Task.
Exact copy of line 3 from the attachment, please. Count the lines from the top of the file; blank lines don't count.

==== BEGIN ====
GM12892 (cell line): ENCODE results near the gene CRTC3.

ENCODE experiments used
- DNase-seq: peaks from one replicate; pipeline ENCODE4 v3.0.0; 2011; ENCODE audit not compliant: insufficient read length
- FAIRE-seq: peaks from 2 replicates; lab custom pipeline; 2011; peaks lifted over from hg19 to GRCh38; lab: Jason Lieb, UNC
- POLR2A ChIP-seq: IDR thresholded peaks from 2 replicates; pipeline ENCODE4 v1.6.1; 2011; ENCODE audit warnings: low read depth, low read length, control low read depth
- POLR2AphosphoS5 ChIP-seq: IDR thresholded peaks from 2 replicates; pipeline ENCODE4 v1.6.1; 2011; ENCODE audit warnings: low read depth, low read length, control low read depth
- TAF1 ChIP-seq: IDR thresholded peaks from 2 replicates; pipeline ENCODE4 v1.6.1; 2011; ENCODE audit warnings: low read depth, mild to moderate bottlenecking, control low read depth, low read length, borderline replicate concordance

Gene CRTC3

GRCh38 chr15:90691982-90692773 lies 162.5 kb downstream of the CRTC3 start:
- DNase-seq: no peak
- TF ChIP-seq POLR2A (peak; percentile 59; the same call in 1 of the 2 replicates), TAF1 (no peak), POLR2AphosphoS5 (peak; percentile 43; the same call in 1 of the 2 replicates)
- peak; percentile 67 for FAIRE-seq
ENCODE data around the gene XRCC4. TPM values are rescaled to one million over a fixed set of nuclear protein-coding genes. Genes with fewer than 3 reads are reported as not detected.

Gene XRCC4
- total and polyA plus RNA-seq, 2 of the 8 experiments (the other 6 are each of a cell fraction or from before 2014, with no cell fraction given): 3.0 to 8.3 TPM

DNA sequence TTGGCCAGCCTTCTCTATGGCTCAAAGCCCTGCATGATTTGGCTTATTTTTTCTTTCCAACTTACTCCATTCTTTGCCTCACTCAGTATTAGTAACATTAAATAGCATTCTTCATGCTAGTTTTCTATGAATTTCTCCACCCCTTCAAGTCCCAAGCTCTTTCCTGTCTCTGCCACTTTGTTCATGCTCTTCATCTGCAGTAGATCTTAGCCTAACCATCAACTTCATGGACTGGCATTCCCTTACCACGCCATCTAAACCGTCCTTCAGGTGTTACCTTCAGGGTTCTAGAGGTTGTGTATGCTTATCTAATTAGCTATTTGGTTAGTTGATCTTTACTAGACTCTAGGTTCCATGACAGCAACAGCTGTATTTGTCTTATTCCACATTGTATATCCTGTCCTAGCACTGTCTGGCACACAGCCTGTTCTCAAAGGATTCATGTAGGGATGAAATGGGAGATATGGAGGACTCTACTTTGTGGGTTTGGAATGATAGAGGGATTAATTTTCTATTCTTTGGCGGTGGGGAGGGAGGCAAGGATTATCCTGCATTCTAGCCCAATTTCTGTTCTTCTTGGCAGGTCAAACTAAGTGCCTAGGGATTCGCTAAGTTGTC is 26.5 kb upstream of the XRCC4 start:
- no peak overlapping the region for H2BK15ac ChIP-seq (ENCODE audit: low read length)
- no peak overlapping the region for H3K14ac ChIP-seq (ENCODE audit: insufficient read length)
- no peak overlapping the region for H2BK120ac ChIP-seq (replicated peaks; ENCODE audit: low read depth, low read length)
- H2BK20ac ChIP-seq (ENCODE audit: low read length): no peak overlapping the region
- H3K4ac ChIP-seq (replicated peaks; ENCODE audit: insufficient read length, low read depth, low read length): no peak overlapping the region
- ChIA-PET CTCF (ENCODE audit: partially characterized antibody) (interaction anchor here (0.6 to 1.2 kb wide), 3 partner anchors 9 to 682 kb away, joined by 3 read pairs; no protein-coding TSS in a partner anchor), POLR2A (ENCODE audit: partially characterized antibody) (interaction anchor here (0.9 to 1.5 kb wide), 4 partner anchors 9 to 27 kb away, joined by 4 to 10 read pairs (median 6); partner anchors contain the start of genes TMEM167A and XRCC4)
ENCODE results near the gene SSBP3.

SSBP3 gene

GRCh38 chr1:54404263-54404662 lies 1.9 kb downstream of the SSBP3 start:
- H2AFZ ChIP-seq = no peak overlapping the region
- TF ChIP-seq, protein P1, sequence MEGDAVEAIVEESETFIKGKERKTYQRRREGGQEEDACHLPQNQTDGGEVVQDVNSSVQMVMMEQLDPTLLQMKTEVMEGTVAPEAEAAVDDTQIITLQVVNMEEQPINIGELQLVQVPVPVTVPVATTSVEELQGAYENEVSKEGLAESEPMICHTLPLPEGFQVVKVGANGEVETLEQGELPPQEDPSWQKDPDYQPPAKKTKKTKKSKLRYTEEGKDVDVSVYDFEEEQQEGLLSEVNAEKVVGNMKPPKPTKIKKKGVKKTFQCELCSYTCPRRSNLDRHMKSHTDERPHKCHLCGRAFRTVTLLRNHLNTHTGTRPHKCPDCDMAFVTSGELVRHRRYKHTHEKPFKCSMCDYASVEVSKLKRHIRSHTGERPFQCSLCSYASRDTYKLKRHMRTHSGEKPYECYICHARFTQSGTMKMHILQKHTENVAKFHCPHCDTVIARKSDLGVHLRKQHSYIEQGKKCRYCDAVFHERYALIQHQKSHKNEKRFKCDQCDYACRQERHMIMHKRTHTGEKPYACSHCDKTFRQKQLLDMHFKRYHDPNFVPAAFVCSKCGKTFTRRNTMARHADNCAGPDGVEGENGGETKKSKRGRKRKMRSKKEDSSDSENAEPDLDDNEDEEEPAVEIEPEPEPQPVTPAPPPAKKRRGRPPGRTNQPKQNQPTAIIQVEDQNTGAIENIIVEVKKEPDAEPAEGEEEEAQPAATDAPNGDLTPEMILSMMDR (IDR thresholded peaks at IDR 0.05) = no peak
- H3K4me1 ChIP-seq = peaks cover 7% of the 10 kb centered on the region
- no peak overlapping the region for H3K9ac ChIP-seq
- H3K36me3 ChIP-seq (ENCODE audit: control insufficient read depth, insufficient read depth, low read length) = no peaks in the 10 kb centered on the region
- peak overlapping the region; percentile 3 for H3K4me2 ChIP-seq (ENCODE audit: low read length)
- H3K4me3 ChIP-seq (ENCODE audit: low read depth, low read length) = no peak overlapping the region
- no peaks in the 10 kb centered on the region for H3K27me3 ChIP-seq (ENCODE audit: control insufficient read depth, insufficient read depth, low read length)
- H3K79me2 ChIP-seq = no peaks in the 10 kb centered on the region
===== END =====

- DNase-seq: peaks from one replicate; pipeline ENCODE4 v3.0.0; 2011; ENCODE audit not compliant: insufficient read length